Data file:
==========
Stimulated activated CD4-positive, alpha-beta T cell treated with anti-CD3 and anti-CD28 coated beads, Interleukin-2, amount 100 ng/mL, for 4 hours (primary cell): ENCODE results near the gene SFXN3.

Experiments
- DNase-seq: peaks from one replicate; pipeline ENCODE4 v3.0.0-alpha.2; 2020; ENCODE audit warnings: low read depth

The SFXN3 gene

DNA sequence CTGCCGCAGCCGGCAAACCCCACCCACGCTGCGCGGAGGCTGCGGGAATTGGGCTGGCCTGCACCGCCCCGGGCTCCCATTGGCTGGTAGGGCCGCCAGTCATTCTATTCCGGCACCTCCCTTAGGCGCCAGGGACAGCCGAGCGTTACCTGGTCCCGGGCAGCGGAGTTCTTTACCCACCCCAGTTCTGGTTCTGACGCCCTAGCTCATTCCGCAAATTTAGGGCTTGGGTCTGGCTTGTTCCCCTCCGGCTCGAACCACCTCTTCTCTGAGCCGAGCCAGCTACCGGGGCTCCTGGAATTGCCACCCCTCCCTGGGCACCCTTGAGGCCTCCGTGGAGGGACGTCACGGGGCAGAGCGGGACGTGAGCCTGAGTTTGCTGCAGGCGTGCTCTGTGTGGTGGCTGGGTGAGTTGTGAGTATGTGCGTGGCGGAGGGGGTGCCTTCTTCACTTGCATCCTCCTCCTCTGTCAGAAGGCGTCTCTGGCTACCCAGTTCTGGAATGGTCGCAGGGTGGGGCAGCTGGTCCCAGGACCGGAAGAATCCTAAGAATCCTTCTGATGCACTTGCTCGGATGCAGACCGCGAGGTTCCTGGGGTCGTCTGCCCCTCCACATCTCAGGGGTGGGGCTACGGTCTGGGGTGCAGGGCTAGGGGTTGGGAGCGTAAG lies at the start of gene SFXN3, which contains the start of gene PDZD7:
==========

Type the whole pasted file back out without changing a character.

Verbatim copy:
Stimulated activated CD4-positive, alpha-beta T cell treated with anti-CD3 and anti-CD28 coated beads, Interleukin-2, amount 100 ng/mL, for 4 hours (primary cell): ENCODE results near the gene SFXN3.

Experiments
- DNase-seq: peaks from one replicate; pipeline ENCODE4 v3.0.0-alpha.2; 2020; ENCODE audit warnings: low read depth

The SFXN3 gene

DNA sequence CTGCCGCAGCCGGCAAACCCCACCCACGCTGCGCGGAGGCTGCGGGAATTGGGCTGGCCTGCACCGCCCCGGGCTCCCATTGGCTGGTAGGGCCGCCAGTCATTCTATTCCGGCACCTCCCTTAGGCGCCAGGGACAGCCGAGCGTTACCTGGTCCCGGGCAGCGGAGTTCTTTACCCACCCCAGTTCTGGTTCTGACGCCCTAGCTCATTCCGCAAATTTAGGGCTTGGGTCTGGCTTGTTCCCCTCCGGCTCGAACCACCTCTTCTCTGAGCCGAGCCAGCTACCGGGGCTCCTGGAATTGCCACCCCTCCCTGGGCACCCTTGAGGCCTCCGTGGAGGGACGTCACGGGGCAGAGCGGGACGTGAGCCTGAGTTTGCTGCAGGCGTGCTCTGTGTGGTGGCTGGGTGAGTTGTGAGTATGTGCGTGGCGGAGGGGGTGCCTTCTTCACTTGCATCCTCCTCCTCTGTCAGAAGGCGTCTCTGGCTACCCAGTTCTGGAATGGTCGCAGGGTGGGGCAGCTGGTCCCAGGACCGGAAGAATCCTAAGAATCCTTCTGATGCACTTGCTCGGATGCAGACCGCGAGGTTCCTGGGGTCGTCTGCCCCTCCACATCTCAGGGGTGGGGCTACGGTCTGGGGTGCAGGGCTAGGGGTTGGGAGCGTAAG lies at the start of gene SFXN3, which contains the start of gene PDZD7: